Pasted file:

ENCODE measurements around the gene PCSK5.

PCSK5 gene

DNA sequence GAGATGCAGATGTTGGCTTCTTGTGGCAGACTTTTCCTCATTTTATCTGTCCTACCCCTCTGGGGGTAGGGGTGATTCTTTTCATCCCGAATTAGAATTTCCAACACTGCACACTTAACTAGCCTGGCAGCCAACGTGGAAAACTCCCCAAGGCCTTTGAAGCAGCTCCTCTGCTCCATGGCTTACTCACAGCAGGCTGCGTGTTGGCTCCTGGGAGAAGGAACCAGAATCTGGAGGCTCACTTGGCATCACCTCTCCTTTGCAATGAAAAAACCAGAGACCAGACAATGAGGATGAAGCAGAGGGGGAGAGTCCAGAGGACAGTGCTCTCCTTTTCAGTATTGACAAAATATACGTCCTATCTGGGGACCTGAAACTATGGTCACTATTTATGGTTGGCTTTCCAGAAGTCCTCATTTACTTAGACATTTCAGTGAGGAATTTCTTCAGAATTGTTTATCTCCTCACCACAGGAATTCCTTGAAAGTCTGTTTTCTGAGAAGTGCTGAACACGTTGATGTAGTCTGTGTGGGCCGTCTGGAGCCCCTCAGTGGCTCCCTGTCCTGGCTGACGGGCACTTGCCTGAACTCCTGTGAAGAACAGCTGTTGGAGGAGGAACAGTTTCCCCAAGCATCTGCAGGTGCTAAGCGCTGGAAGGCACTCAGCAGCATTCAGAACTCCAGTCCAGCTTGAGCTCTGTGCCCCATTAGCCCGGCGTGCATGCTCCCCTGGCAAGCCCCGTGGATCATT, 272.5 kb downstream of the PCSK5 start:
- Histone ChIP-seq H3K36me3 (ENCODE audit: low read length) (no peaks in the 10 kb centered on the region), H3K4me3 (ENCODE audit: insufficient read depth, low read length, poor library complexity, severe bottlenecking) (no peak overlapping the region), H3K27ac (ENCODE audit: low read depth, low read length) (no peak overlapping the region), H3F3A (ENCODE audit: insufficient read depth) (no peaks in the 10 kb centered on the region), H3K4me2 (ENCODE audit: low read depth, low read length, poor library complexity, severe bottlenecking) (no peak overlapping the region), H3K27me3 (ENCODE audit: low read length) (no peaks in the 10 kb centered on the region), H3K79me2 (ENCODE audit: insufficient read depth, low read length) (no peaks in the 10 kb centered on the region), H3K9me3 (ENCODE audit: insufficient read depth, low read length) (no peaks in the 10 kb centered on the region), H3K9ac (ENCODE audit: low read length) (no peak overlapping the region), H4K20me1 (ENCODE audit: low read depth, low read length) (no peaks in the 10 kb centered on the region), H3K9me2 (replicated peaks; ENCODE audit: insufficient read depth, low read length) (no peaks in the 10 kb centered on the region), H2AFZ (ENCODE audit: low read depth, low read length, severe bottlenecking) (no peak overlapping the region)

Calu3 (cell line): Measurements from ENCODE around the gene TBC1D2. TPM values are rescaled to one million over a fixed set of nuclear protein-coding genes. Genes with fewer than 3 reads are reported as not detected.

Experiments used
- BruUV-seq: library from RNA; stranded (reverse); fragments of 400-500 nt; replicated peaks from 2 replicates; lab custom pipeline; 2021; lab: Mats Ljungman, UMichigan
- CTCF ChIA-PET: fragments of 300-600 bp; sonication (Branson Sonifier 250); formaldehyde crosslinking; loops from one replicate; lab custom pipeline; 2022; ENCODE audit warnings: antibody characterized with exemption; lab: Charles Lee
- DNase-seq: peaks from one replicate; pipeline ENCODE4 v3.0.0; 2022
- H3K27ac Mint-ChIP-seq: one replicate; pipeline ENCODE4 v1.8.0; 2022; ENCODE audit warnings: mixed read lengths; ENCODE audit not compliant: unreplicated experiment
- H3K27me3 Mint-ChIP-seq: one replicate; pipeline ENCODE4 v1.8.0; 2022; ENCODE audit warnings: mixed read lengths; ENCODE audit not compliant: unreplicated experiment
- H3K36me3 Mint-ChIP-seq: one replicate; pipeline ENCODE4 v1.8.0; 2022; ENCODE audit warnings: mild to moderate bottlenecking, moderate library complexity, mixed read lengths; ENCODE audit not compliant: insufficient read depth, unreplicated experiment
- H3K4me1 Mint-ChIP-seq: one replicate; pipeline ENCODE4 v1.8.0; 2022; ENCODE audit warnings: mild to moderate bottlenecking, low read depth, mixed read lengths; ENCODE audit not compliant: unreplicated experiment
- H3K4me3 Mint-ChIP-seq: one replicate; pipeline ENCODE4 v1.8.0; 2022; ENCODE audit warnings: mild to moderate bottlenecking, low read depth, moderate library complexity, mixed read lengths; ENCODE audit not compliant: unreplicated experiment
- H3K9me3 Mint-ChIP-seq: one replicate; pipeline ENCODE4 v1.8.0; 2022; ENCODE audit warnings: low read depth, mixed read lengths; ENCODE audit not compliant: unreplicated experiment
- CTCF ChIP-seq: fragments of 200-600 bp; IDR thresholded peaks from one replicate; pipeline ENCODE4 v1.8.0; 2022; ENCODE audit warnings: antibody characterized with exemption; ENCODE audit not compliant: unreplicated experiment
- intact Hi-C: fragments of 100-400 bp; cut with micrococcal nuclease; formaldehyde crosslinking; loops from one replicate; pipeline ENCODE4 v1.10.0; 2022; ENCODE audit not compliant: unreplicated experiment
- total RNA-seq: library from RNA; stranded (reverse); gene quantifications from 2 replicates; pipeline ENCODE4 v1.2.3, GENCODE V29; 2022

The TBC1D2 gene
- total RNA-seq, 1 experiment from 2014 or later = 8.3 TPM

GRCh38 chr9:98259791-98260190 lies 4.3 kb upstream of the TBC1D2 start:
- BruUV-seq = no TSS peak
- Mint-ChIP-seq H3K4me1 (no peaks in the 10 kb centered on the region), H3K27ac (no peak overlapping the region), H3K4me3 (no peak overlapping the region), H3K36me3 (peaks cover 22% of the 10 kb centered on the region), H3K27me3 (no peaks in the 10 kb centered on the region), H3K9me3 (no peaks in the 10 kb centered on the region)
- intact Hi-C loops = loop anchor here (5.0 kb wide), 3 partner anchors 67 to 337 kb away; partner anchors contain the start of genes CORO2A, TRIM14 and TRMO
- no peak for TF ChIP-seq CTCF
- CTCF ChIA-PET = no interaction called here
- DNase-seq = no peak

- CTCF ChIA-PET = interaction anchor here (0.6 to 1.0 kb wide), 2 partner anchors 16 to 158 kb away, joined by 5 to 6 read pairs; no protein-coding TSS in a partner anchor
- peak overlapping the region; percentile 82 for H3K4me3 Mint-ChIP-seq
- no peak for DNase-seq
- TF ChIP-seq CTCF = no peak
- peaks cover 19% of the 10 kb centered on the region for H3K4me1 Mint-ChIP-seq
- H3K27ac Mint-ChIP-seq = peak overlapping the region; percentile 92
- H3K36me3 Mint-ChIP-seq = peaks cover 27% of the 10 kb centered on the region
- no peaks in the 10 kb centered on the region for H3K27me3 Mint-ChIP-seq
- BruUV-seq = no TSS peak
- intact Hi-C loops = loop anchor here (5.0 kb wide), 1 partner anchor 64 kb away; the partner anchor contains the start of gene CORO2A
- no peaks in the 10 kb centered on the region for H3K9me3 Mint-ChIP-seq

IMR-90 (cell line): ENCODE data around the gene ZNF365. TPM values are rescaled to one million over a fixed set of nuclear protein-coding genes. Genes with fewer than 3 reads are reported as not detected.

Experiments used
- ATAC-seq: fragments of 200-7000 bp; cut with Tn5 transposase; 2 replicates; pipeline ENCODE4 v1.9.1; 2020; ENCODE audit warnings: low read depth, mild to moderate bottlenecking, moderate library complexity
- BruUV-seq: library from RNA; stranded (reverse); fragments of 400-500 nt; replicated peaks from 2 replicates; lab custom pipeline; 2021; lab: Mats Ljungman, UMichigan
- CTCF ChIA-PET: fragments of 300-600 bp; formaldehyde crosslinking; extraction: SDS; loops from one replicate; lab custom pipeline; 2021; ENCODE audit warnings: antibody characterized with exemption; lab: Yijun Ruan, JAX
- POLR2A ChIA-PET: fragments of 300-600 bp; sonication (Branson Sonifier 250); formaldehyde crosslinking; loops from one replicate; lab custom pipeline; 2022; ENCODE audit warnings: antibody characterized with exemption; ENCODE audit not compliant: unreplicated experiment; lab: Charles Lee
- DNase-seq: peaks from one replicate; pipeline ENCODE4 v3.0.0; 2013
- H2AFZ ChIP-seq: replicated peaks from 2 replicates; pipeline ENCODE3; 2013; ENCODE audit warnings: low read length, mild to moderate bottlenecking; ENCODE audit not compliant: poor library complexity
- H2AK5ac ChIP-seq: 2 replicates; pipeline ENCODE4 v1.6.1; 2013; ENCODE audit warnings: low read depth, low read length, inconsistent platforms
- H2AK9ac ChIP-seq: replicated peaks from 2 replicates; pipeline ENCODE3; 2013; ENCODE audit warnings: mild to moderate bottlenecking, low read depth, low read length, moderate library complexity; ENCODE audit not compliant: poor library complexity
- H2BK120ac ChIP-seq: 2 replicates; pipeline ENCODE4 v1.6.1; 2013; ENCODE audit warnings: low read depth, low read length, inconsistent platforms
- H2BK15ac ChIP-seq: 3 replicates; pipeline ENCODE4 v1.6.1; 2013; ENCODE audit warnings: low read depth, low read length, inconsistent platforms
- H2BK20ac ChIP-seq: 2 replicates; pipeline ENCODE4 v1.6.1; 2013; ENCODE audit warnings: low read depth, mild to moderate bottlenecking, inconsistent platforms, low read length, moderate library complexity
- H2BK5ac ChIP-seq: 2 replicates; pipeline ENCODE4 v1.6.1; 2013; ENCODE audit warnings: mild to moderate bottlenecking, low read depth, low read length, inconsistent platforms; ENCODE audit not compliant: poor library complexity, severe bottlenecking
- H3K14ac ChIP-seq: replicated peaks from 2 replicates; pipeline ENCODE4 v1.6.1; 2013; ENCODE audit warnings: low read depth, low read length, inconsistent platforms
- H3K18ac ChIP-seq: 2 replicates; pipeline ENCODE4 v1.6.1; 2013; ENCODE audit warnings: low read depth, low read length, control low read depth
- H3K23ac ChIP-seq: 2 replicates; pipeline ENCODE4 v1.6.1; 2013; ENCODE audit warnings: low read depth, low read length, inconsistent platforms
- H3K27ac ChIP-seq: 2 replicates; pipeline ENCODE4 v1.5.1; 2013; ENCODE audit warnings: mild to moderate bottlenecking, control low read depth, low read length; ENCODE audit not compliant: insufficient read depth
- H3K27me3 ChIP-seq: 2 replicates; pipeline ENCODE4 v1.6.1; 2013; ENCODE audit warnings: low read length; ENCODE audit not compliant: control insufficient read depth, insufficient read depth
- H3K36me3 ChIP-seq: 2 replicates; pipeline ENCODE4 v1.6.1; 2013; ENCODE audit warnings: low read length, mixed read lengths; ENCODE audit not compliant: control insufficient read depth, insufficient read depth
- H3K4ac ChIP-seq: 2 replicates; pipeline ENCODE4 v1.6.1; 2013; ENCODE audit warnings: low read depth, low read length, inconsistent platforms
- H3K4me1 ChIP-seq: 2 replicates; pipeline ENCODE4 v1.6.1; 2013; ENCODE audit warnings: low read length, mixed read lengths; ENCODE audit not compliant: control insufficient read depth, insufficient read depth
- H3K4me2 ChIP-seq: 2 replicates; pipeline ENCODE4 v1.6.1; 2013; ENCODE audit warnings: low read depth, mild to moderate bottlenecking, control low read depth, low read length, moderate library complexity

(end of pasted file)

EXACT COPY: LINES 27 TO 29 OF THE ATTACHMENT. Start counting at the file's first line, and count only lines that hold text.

- DNase-seq = no peak

- CTCF ChIA-PET = interaction anchor here (0.6 to 1.0 kb wide), 2 partner anchors 16 to 158 kb away, joined by 5 to 6 read pairs; no protein-coding TSS in a partner anchor
- peak overlapping the region; percentile 82 for H3K4me3 Mint-ChIP-seq